Yet the identity of the beneficial shareholder remains a mystery thanks to the automated system. Even among market pundits, suspicion and calculated guesses were hazarded as no one knew for certain.

“It could be EFE (Securities), but there is no sure way of knowing,” a market player said early this week.

The ZSE recently automated its trading system and abandoned its century-old tradition of open outcry where stockbrokers and dealers gathered every morning to trade securities on behalf of clients and literally cried out to buy and sell shares. With the new system, the identity of buyers and bidders is protected for three working days.

EFE Securities boss Edgeton Tsanga denies involvement in the Monday transaction, but confirms his company was involved in Wednesday’s trade.

“The 50 shares were not done by us,” he said. “We did the transaction on Wednesday.”

Until Tsanga’s confirmation recently, the market had been guessing and wanted to wait out until the transaction clears under the t+3 system (three days to clear) which came along with the automated system.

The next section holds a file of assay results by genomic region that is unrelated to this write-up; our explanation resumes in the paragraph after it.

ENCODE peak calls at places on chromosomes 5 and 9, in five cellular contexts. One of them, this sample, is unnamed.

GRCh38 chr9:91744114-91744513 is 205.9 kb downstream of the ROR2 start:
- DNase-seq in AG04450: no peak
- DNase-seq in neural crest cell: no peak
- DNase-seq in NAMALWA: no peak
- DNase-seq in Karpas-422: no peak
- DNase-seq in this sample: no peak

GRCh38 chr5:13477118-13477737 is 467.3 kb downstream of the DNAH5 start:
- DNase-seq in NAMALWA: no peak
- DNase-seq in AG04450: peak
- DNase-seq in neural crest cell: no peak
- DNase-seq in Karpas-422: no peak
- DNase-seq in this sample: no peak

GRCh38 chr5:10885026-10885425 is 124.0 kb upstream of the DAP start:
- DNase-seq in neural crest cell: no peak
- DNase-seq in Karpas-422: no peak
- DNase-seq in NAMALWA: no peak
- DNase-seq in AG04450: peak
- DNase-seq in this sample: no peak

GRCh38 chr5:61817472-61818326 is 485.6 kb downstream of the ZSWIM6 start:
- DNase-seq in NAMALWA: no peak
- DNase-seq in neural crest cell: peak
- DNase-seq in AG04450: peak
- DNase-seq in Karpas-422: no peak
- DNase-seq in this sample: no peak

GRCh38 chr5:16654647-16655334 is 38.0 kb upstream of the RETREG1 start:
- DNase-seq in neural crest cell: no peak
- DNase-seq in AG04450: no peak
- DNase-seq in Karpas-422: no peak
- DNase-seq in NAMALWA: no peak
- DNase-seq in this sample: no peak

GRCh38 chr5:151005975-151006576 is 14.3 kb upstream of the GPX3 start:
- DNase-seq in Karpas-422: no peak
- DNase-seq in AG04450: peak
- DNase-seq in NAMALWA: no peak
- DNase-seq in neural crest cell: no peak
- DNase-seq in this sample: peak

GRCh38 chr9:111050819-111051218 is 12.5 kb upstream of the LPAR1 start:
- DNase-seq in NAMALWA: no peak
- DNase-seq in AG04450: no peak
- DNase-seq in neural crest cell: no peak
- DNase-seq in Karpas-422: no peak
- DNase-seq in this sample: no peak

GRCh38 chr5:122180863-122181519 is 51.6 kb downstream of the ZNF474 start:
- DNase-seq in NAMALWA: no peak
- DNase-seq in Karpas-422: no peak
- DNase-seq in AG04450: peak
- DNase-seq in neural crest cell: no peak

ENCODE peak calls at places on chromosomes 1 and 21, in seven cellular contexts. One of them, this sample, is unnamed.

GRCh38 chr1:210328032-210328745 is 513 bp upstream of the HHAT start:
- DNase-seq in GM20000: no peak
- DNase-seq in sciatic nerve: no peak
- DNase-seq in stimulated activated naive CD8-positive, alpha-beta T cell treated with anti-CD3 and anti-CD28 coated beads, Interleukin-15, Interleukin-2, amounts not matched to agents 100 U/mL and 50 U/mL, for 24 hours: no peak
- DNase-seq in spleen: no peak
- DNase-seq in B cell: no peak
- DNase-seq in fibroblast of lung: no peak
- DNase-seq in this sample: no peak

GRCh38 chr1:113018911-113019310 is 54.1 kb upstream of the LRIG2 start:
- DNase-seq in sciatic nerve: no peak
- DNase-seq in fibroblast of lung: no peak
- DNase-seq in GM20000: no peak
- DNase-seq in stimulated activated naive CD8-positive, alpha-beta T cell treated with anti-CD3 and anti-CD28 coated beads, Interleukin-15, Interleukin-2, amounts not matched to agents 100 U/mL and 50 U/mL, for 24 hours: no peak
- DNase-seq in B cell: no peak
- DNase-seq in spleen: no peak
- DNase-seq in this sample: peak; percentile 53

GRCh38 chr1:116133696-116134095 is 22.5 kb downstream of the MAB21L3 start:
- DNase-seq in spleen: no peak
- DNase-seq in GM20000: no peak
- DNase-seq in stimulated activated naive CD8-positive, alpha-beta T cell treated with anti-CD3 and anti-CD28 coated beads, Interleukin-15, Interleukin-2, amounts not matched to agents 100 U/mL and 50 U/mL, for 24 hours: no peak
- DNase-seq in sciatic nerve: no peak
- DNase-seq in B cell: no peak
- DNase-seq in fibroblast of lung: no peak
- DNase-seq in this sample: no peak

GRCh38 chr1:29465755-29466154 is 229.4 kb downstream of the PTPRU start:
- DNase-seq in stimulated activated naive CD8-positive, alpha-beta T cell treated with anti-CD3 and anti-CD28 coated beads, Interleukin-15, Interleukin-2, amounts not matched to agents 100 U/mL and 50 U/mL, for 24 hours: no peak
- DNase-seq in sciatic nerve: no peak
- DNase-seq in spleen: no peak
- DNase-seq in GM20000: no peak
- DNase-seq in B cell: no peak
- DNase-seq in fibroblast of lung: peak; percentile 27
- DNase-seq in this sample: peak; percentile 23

With as little as US$121 spent on the counter, capital gains of as much as US$8 million between last Friday and Wednesday after the market cap grew US$27,5 million.

Before the adoption of the new system, the ZSE was on a t+7 settlement, which means trades executed on the exchange needed seven working days to clear.

This week’s developments have rattled the Rudlands and Vela, who formed an alliance to unseat Van Hoogstraten after failing to reach consensus on the way forward.

The offer, which requires a sponsoring stockbroker, financial advisors, legal minds and chartered accountants, who charge an arm and a leg for such services, could leave the sponsors — Stalap — with a huge bill with their service providers even after the abortion of the transaction.

“The parallel purchasing by Messina and EFE Securities undermines the integrity of the processes conducted by the ZSE and Secz in protecting investors and companies. The precedence being set by this unscrupulous behaviour will have long term effects in the market.

“The ZSE needs to take action and bring sanity to the market. Messina and EFE have no capacity or intention to pay more. We believe they are simply doing it to frustrate the offer by Stalap,” Rudland said this week.

“Investors are watching. They will not be impressed or be taking confidence in the processes and protection that ZSE and Secz are meant to provide.

“As investors in this market, we must protect the market and its integrity, especially if we want to entice direct foreign investment into the market.”